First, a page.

“One of the stories that stands out from my vicarage experience has to do with a guy named Daryl, an outspoken atheist who happened to show up at our church one Sunday morning. Through our conversations and Bible study and through the hearing of God’s Word and the Holy Spirit working in him, he became a Christian and was baptized.”
Ready to Serve
“The last four years have been so important in shaping my understanding of the pastoral office, and [my family and I] are honored, humbled and excited to see what God has in store for us next.”
Rev. Mark Femmel
Rev. Mark Femmel (’06) is now at Zion Lutheran Church, Maryland Heights, Mo., his second call. He says while on-the-job training since his graduation has been beneficial in building his confidence, it was his time at Concordia Seminary that provided a solid base for ministry.
“When I graduated from the Seminary, I wasn’t sure I was going to be ready to be on my own, but before I got here, God was here.”
Answering the Call to Ministry
“Over the course of a week I went from being happy as a math teacher to saying, ‘I don’t know if I have to go to Kenya or South America or go find a desert island somewhere, whatever it takes, I’m going to be a pastor.”
“I have never been outgunned. I have always been prepared for every question. I’ve always been prepared for every situation. You learn that by not having any of the answers when you go to the Seminary. When you go to these classes, God just makes it work out.”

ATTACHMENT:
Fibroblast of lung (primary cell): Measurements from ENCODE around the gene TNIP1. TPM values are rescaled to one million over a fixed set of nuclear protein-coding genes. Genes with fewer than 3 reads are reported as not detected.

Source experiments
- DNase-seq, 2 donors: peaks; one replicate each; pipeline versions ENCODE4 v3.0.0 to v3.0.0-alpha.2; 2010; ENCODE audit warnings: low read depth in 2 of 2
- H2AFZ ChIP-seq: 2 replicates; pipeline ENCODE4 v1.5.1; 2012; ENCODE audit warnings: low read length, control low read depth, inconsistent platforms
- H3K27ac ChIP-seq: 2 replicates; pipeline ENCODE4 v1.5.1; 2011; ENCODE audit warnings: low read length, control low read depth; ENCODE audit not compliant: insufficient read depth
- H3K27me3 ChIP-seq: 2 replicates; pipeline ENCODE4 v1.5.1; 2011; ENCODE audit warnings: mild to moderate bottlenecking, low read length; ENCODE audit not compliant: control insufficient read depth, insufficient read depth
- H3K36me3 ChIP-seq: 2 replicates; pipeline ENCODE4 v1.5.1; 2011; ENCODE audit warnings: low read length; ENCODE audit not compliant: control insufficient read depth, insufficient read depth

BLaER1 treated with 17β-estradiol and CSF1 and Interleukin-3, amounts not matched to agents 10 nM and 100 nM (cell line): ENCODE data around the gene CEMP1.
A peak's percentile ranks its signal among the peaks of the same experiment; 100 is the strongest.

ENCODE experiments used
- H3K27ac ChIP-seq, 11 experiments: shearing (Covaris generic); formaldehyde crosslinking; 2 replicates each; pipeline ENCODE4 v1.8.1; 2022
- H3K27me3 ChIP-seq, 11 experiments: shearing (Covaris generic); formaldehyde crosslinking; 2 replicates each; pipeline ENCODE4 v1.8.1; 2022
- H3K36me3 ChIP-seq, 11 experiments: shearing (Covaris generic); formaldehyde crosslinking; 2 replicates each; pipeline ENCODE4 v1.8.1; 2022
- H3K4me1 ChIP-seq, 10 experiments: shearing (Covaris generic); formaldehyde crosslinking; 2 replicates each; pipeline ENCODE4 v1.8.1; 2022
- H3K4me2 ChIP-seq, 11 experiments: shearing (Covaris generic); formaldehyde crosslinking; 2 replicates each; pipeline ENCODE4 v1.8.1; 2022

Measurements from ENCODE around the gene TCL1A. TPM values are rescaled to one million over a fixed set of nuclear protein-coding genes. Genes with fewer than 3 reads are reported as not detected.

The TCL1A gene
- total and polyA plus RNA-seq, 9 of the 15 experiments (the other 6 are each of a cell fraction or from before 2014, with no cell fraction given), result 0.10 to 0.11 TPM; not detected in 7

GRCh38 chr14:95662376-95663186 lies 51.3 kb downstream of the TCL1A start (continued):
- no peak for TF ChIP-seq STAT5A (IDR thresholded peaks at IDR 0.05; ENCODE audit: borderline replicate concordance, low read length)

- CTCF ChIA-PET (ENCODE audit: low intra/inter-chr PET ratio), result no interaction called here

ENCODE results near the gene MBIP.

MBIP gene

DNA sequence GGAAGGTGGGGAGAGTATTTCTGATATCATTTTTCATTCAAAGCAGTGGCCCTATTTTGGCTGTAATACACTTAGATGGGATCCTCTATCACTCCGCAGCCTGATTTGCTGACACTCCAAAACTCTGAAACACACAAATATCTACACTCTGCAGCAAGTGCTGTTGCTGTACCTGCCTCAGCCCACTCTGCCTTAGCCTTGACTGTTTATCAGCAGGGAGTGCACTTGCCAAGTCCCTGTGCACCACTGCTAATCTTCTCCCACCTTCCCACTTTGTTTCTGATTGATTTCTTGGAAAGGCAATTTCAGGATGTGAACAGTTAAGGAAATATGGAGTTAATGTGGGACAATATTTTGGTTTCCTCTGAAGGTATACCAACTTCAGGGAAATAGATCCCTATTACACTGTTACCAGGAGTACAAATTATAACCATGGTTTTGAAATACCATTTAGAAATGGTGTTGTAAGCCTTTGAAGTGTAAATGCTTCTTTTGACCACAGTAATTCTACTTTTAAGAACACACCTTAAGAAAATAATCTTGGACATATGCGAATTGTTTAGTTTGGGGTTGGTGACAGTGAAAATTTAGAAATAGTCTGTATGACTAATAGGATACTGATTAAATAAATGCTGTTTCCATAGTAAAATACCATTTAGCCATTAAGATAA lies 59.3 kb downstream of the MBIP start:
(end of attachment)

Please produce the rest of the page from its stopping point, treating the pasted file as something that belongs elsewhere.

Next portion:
Tough Questions From Parishioners
“Someone is going to see the History Channel special and they’re going to say, ‘Was Jesus really not God? Because this TV show tells us that He was a liar and a manipulator.’ You have got to be ready. Then someone [else] is going to come up to you and say, ‘How do we really know the Bible is the Word of God?’ You have got to be ready for that answer. Then someone is going to come up to you and say, ‘My son is struggling with drugs, what I do?’ You have got to have the answer to that.”
Paul Albers is always on the go. He sings in two choirs, works at the Seminary’s Chapel of St. Timothy and St. Titus and serves as the concluding class president. While he enjoys all of his Seminary activities, he’s even more excited to begin full-time ministry at the end of the school year.
A Family Tradition
“My father is a pastor. My grandfather was a pastor and also my great-grandfather. The church is everything to my family. That is basically where I grew up, and where I will be blessed to serve as a pastor.”
“The Seminary has given me a wide range of skills and knowledge that I didn’t have.”
Life at the Sem
“It’s great. The classes and course work have helped give me confidence in preaching and leading worship. But also it’s been a very strong community of professors, classmates and pastors that I know I can go to and ask for help and advice as I continue to learn and gather my own experience.”
Ready For The Call
“God certainly knew where He was sending me for vicarage, and I trust that He will do the same thing on Call Day. The Seminary has done a great job of placing students in churches, and I’m trusting the Seminary, but trusting mostly God that the Holy Spirit is in this process.”
This article originally appeared in the Spring 2016 Concordia Seminary magazine.
Kendra Whittle is a communications specialist at Concordia Seminary, St. Louis